I love our swimming pool, and so do our kids. But if it hadn't have come with the house, I’m not sure I would've installed one. It’s costly to heat in the winter and a chore to maintain year-round. A more economical and therapeutic option might be a hot tub.
Hot tubs are almost synonymous with parties and time travel, but more people are investing in them as a way to relax and unwind, manage muscle soreness, and enjoy some social time with friends and family. (The term hot tub and spa are now used more or less interchangeably.) I’ve been shopping for a hot tub for a few months now, and with the help of Jake Ricks of Lovia Spas, I’ve compiled some tips to make the experience of buying a hot tub a more soothing one.
Hot Tub Placement
The location for your portable hot tub, along with your intended use, will determine how big a tub you need.
Most square hot tubs fall between six and eight feet in length, but you should also check for how much surrounding space you might need to accommodate a cover, steps, or equipment. I suggest a hot tub that might be slightly larger than what you think you need. You never know when last-minute guests might join the party, or you might just realize you need a bit more personal space.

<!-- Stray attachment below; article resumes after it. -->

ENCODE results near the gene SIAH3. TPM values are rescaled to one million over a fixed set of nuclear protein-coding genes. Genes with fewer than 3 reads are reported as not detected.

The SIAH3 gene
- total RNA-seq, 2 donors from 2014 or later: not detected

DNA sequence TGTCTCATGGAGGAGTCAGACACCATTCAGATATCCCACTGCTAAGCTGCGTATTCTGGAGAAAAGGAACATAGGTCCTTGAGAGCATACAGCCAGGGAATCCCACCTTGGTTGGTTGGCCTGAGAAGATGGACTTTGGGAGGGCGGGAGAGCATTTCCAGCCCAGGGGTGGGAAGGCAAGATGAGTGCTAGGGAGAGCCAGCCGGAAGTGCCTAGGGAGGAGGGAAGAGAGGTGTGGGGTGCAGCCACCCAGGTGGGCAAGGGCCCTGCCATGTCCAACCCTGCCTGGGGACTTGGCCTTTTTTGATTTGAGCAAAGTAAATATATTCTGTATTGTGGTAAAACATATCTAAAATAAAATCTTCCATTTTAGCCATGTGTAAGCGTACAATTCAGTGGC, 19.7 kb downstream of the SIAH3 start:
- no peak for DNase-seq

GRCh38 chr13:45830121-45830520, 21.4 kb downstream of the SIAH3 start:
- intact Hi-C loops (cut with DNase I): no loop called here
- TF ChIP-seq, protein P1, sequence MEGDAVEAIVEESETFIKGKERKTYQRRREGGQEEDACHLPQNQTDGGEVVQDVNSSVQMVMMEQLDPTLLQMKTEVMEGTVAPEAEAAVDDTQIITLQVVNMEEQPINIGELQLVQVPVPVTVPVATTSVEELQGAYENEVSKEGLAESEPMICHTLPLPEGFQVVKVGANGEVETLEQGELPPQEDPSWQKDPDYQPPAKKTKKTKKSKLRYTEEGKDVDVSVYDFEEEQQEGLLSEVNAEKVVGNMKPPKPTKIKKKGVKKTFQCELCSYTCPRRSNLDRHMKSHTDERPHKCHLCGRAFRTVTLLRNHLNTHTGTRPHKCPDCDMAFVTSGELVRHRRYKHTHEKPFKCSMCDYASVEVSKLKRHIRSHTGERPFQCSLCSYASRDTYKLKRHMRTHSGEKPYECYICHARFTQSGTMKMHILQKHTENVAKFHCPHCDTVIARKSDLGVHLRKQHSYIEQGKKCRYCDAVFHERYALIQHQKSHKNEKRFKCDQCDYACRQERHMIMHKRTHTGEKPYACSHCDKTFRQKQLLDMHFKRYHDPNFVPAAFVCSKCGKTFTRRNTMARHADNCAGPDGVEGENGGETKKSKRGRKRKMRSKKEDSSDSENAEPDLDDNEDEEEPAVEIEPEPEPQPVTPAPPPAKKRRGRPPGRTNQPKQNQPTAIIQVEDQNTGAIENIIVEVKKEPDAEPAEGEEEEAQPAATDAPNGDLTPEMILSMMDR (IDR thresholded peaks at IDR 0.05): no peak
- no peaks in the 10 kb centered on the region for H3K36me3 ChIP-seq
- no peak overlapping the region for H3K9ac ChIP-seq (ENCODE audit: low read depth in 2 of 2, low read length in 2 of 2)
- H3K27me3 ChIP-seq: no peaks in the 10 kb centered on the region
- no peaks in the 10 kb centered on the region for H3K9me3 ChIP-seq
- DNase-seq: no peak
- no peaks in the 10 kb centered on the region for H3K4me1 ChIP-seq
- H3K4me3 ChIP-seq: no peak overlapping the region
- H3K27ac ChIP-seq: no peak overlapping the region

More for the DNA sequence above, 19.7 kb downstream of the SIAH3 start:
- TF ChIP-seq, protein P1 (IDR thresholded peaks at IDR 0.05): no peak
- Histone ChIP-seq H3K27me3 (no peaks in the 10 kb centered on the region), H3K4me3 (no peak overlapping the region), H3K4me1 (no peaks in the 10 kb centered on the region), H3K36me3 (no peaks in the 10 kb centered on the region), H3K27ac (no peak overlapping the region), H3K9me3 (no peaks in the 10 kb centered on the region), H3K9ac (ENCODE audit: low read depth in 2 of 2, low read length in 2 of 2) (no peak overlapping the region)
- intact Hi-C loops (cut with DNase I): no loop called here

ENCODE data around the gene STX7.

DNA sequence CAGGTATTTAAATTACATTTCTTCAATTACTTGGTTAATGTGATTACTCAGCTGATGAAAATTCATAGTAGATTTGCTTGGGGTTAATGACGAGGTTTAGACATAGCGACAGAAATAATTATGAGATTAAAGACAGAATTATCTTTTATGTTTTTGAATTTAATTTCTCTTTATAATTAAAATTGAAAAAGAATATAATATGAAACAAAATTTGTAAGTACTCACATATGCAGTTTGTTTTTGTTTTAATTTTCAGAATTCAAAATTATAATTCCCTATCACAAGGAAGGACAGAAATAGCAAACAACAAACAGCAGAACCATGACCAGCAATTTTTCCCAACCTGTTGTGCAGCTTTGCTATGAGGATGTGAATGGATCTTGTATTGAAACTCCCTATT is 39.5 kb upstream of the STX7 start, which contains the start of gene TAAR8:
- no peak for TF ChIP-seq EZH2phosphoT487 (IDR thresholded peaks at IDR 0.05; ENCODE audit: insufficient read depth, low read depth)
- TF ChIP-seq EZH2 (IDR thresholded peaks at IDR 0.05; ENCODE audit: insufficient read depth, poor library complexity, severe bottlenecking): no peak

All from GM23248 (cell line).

Hot tubs require a structurally sound and level flat surface. The surface can be a concrete pad, pavers, brick, crushed rock, or a reinforced deck. The important thing is that it starts out level and remains level no matter the weight of the hot tub.
You’ll also need a control panel with a 50-amp breaker and the ability to run 240 volts of power to the hot tub's location. If this power is not readily available, you’ll need to bring in an electrician at least one and possibly twice—to run the power, and a second time to hook up the tub. There are a few hot tubs that operate on 110-volt household power, but they lack in performance and durability compared to higher-quality hot tubs.